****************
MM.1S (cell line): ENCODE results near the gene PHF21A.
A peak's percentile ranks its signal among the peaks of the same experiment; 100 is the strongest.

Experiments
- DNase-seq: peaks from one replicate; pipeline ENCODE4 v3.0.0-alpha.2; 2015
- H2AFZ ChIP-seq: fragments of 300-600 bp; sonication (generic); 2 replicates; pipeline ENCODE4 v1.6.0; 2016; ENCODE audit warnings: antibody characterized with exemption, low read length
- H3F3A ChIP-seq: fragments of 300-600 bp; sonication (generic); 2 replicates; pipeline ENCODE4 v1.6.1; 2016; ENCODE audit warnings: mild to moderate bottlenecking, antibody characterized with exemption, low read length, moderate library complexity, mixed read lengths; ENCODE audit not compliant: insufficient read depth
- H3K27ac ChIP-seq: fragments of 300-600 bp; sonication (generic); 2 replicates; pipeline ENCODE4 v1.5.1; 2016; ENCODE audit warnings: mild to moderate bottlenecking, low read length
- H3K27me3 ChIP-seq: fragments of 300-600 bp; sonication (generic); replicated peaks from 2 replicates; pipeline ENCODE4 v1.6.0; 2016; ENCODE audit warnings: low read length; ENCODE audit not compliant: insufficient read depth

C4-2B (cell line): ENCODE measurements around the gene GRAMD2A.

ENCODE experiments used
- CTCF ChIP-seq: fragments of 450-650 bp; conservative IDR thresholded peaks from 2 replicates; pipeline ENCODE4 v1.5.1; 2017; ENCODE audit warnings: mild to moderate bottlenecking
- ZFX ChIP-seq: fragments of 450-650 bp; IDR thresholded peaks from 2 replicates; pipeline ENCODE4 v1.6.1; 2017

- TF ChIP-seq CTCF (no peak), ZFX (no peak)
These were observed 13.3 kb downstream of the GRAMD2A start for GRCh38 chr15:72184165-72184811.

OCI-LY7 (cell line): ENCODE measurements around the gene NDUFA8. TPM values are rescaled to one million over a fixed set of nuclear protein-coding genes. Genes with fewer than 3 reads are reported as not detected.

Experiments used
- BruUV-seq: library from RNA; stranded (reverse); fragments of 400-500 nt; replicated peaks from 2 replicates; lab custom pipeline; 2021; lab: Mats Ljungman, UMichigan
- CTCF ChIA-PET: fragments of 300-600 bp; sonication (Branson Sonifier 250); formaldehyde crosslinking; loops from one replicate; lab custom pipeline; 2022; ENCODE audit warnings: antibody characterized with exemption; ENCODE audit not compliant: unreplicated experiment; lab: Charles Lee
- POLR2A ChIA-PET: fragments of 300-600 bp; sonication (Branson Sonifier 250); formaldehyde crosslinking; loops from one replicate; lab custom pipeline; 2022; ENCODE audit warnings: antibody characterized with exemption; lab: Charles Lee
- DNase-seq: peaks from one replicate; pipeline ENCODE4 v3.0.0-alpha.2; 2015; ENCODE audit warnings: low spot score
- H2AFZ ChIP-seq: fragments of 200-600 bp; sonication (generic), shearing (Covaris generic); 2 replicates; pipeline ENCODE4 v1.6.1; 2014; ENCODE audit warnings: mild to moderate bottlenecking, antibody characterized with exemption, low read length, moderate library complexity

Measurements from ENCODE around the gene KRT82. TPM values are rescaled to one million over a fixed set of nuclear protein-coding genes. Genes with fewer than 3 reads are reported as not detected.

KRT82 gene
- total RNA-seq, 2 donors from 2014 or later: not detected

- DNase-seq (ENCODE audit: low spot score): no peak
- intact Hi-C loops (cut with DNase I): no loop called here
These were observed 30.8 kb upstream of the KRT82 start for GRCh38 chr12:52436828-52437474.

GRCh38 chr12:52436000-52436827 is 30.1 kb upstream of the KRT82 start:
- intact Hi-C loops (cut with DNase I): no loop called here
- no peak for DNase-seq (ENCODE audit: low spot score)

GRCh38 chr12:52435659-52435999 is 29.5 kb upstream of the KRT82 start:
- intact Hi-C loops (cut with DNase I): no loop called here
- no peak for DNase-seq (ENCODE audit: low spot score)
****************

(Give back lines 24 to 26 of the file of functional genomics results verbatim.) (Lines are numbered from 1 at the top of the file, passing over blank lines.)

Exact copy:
- total RNA-seq, 2 donors from 2014 or later: not detected

- DNase-seq (ENCODE audit: low spot score): no peak
- intact Hi-C loops (cut with DNase I): no loop called here